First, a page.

SALT LAKE CITY -- Big money contributions are pouring into the campaign for Utah governor, helping Gary Herbert race out in front of Democratic challenger Peter Corroon, who recently jumped into the contest.
Utah is one of only five states with no campaign contribution limits, but that could change this year either through a citizens' initiative or through new legislation.
In the meantime, with no limits, Herbert has accepted large donations -- as high as $50,000 -- leaving Corroon scrambling to catch up in the money race.
Gov. Gary Herbert has voiced skepticism about contribution limits as recently as yesterday. Instead, he favors instantaneous disclosure, listing contributions on his website.
"They can analyze the why -- why did that group support Gary? -- try to analyze whether they support me or not as opposed to whether they've given me $5 or $10,000," said Herbert.
So far, Herbert has raised more than $1 million. His main challenger, Democratic Salt Lake County Mayor Peter Corroon, has just over $300,000.
One main reason: a big gap in big donors.
Corroon lists just two donors over $10,000 -- $15,000 each, one from a labor union.
Herbert lists 25 contributions over that figure, most from realtors, developers, construction firms and energy companies.
Nearly a quarter of a million dollars came from just five sources.
|Political contributions over $10,000|
|**Gary Herbert**||**Peter Corroon**|
|\# of Donors:||25||2|
|Top donors:||Wadsworth Bros Construction $50,000||IBEW $15,000|
|Utah Association of Realtors $50,000||Bruce Bastian $15,000|
|JLS Holdings LLC $50,000|
|Merrill Lynch $45,000|
|Blickenstaffs, LLC $45,000|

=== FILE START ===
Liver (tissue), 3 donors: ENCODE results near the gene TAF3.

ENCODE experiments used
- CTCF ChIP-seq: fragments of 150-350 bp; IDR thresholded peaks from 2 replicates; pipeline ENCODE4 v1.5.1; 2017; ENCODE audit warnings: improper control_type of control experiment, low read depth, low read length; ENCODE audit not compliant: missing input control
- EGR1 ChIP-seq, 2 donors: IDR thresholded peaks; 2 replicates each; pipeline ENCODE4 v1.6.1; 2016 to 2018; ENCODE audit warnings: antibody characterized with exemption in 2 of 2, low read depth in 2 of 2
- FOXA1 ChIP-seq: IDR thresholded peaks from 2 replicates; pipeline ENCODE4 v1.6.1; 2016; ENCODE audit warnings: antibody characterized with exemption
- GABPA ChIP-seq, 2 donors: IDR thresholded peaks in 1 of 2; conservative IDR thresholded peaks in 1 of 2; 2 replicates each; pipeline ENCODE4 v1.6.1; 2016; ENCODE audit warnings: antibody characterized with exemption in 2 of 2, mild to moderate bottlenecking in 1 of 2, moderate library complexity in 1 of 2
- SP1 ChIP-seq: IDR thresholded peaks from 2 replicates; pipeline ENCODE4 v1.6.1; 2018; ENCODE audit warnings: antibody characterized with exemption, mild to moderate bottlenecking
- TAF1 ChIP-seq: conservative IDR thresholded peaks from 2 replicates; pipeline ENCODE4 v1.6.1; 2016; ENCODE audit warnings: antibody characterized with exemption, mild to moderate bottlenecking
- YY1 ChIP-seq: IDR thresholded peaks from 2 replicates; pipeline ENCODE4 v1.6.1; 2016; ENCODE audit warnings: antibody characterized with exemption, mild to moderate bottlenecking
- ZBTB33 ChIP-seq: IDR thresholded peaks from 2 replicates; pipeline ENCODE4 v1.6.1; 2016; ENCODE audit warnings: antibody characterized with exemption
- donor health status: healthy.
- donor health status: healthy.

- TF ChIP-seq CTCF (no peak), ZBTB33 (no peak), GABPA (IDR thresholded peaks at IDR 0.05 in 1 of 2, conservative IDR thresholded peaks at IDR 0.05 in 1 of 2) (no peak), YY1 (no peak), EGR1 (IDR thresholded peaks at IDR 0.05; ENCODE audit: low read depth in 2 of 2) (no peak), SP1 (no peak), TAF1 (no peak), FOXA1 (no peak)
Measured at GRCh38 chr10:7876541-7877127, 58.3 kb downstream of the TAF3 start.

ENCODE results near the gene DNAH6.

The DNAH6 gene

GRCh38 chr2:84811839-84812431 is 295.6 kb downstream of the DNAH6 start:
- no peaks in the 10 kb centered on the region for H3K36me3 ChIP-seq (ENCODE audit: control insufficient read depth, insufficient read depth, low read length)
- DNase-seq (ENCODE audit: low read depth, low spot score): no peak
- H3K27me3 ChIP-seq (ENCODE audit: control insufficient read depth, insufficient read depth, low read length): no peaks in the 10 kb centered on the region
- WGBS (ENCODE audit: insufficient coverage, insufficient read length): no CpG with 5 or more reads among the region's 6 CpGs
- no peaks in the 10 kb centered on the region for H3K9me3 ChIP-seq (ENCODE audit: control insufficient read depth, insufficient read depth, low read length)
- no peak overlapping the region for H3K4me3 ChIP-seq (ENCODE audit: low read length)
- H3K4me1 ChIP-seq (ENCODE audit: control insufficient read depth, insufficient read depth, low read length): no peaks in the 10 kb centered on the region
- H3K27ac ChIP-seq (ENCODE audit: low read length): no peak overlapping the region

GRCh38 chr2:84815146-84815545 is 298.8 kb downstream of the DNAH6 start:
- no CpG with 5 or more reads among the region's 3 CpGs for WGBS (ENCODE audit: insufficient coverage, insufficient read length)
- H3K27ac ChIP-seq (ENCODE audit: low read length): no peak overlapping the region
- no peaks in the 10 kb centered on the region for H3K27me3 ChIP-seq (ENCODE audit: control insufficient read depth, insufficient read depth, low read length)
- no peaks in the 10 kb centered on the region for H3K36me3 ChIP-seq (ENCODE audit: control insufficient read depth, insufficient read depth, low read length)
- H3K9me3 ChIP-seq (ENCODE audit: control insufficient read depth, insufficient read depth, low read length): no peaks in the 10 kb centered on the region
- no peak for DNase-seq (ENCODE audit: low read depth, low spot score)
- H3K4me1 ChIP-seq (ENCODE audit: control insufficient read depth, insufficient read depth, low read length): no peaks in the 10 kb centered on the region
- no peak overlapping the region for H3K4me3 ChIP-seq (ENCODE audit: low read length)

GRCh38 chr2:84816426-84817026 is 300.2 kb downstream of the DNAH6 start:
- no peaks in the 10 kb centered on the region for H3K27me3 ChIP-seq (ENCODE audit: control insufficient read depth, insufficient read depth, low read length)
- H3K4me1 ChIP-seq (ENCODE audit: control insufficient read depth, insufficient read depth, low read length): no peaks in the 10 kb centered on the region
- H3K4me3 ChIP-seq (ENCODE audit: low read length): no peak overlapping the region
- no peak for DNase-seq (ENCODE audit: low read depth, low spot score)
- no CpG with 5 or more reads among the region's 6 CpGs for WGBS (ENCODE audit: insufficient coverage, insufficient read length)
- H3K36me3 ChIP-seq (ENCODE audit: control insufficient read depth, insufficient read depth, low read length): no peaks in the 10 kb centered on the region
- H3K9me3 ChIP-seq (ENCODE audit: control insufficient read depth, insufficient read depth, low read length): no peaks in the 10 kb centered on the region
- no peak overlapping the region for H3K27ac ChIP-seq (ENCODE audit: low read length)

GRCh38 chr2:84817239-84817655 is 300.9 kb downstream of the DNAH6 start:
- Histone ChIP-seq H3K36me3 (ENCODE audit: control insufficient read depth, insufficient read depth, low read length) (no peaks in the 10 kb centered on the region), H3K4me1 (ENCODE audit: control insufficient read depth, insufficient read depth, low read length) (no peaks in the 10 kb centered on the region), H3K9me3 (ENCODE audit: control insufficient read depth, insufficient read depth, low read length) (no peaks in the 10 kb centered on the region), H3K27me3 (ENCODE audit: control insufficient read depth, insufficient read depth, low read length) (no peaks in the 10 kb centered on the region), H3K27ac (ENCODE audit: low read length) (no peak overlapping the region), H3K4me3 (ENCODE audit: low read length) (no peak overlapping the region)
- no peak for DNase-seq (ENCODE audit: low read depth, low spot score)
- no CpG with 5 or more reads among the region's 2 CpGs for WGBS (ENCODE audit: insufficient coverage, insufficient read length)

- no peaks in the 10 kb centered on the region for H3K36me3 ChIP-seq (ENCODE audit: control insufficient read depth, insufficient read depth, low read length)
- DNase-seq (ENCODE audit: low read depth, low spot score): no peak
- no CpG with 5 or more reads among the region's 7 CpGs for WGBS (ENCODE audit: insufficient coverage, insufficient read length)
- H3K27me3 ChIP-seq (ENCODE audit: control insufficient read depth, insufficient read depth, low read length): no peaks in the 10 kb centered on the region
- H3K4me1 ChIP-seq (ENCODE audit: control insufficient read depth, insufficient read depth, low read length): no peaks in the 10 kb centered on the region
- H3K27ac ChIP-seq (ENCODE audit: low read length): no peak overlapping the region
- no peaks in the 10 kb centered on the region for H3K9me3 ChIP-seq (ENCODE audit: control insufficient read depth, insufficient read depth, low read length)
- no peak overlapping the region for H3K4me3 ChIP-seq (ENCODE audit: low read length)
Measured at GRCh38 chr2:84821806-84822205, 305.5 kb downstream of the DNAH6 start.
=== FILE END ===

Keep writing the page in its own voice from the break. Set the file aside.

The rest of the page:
|2 donors at $30,000|
|7 donors at $25,000|
|8 donors at $20,000|
|3 donors at $15,000|
Corroon backs limits but says he, like Herbert, won't self-impose them.
"As a candidate, I'm going to play by the rules that are in place, but as a governor I would certainly have limits on companies who do business with the state," Corroon said.
Kirk Jowers, director of the Hinckley Institute of Politics, heads a commission that recently recommended trimming donations down to $10,000 every two years.
He says big contributions limit citizen participation and increase public cynicism. "It gives the appearance, if not the actual affect, of corruption," said Jowers. "We'd love to see everyone give $50 or $100 to their favorite candidates rather than five people give $5,000."
Former governor Olene Walker too says large contributions from special interests warp the system.
"When you get huge, huge contributions, it has to make a difference," Walker said. "We as common citizens need to be the ones making a small contribution, not the huge $50,000 contribution from special interests."
But the landscape could change dramatically this year.
The legislature could set the state's first limits during the next legislative session, which starts next week, or voters may have a chance to do it at the ballot next fall.